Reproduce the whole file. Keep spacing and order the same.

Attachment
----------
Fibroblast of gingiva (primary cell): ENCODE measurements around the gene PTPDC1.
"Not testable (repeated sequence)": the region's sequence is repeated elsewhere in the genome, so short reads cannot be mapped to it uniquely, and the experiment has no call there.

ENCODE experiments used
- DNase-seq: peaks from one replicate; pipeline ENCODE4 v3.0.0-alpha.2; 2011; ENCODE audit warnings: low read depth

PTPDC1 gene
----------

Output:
Fibroblast of gingiva (primary cell): ENCODE measurements around the gene PTPDC1.
"Not testable (repeated sequence)": the region's sequence is repeated elsewhere in the genome, so short reads cannot be mapped to it uniquely, and the experiment has no call there.

ENCODE experiments used
- DNase-seq: peaks from one replicate; pipeline ENCODE4 v3.0.0-alpha.2; 2011; ENCODE audit warnings: low read depth

PTPDC1 gene